What do you love about magic (the performance by magicians on stage/TV etc.)? And what do you dislike about magic and/or the performance of it?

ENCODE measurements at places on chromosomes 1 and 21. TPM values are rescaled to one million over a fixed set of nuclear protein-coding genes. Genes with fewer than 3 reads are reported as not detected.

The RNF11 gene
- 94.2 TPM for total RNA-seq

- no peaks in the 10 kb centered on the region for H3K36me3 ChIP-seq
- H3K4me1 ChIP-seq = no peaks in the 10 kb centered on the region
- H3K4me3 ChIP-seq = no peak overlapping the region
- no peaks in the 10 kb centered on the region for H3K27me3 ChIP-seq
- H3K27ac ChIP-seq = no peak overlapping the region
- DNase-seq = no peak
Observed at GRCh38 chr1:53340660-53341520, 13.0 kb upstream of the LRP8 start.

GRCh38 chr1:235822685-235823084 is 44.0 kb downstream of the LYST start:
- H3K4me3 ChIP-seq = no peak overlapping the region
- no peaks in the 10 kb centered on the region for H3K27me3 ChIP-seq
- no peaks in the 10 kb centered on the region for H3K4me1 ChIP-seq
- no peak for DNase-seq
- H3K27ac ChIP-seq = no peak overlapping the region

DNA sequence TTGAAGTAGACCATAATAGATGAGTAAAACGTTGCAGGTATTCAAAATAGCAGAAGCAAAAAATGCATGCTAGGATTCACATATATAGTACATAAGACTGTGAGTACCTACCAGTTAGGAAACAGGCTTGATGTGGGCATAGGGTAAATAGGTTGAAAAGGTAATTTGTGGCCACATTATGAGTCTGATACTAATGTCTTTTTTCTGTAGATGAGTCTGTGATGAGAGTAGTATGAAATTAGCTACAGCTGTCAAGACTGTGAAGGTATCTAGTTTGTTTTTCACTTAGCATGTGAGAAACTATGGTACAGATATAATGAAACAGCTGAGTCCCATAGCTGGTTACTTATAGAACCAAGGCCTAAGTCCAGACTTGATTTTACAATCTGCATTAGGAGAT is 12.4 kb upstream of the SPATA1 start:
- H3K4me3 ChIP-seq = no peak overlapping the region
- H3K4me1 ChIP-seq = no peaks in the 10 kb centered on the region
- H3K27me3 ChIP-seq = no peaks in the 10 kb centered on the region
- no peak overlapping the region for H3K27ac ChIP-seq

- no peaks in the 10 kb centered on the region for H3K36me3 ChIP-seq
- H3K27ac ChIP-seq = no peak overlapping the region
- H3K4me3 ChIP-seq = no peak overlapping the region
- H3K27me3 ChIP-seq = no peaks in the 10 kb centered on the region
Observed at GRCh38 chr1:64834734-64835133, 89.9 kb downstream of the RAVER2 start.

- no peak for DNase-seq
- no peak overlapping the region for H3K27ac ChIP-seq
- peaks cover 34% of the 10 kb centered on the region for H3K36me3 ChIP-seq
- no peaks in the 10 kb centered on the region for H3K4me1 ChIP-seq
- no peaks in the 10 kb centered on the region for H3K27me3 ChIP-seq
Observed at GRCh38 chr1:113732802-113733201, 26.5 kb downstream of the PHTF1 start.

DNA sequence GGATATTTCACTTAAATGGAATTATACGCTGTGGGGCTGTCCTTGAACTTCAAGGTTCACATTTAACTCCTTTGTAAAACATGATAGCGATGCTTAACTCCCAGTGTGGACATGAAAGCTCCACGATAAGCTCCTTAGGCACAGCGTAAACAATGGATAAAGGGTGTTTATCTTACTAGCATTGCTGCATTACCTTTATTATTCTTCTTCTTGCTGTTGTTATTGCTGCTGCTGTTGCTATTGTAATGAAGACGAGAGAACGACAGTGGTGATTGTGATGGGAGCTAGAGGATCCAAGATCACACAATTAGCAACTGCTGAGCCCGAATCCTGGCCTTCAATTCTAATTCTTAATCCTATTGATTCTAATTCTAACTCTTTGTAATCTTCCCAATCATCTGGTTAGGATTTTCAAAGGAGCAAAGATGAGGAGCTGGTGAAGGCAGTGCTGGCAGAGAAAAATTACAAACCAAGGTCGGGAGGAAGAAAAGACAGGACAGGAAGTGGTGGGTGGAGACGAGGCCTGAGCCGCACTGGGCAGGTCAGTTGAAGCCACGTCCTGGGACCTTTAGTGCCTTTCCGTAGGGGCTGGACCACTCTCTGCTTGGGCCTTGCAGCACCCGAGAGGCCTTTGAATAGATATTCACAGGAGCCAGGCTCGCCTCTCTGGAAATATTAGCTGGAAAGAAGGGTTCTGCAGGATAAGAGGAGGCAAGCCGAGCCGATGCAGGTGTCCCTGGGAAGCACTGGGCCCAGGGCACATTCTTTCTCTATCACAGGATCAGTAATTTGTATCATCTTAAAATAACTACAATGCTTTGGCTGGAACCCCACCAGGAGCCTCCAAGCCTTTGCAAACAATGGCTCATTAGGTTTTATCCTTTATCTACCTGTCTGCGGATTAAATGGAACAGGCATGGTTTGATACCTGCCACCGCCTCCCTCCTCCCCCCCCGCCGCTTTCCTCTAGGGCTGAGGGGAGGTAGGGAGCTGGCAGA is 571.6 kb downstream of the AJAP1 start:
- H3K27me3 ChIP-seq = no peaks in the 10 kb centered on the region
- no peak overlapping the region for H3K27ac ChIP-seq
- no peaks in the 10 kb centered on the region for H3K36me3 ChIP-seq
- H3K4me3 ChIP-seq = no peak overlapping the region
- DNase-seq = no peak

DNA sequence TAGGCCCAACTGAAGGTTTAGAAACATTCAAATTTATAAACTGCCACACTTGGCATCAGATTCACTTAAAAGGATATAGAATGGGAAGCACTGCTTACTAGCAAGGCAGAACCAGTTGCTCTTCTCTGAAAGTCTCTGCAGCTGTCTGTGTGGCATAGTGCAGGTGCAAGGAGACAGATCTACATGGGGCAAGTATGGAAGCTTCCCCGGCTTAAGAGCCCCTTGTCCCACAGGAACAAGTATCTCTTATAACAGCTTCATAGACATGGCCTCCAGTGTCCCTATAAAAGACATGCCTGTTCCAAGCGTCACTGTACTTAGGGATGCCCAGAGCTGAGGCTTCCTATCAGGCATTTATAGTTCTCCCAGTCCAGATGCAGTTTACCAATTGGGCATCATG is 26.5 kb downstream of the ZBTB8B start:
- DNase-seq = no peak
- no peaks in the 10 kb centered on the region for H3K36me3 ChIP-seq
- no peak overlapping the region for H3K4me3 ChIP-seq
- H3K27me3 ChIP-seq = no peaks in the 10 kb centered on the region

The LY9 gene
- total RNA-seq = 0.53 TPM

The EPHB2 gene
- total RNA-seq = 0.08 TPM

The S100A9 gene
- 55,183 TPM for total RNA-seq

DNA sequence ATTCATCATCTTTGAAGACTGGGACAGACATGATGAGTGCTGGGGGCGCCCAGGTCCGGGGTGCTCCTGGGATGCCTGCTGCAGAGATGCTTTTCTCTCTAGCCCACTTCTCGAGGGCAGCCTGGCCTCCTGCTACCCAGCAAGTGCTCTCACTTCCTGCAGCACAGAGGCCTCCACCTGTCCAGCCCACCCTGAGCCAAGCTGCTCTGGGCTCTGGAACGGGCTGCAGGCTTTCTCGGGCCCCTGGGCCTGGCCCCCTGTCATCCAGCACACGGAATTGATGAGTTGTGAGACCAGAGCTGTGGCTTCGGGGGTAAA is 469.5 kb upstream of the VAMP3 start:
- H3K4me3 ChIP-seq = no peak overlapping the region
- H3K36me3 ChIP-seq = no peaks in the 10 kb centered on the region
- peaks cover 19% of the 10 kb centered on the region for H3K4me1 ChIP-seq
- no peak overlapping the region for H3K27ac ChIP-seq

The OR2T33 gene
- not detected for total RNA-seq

For me, magic was one of the three things that caught my imagination at that perfect age: movies, magic and art. All three are closely related and for me, magic remains the connecting tissue. I love how magic opens up avenues for expression in other fields but as an art form in its own right, I find magic can be limited by many factors. Elevating anything to an art requires more than merely the act of doing that thing. By buying and performing a magic effect, you are not necessarily an artist and your performance may not be art but that doesn’t mean it isn’t of value. There are plenty of great acts doing wonderful magic that is not and does not need to be art per se but like other endeavors, magic can certainly be an art in the hands of an artist. I can’t put my finger on what makes any one performer’s act art or not but as the saying goes: I know it when I see it. And here’s the thing: I’ve seen magic acts that are definitely an art of sorts without necessarily being all that good and I’ve seen truly great, original acts that are definitely not art. Originality and art are often important bedfellows, which brings me to that limiting factor: that a lot of great magic effects are performed by a lot of excellent magicians doing great work for audiences all over the world but many of those performers do little or nothing to improve or adapt their material. Do they have to? No. But it’s a limiting factor if you can buy something off the shelf, learn to perform it and then settle for the result once the material begins to work for you. So something I dislike about magic is that it can be bought, learned and executed to great effect without the need for any element that’s unique to the performer. This means that many people simply continue onto the next trick and repeat the process, gradually building a repertoire of excellent material without anything personal or distinctive. To me, this seems like a missed opportunity since I believe magic to be a powerful form of communication that can convey much more than just an effect. It’s like learning a piece of music competently without expressing anything personal. As John Carney says, the performer can be found in the spaces between the notes and I’d like to see more people explore magic as a means of expression, myself included. This is not to say it will become art but for it to be really good, even great, it is what each performer brings to the table that elevates a trick into something more. What I’ve always loved is to be fooled and to share that feeling with others through my own work. To this end, I analyze and adapt everything I do to be clearly impossible. Some people search for the funny. Some seek-out the magic or incorporate a personal presentation and this is what I love about magic; that it can be performed in many ways or adapted to any personality and I wish more people tried to something new, even when working with established material.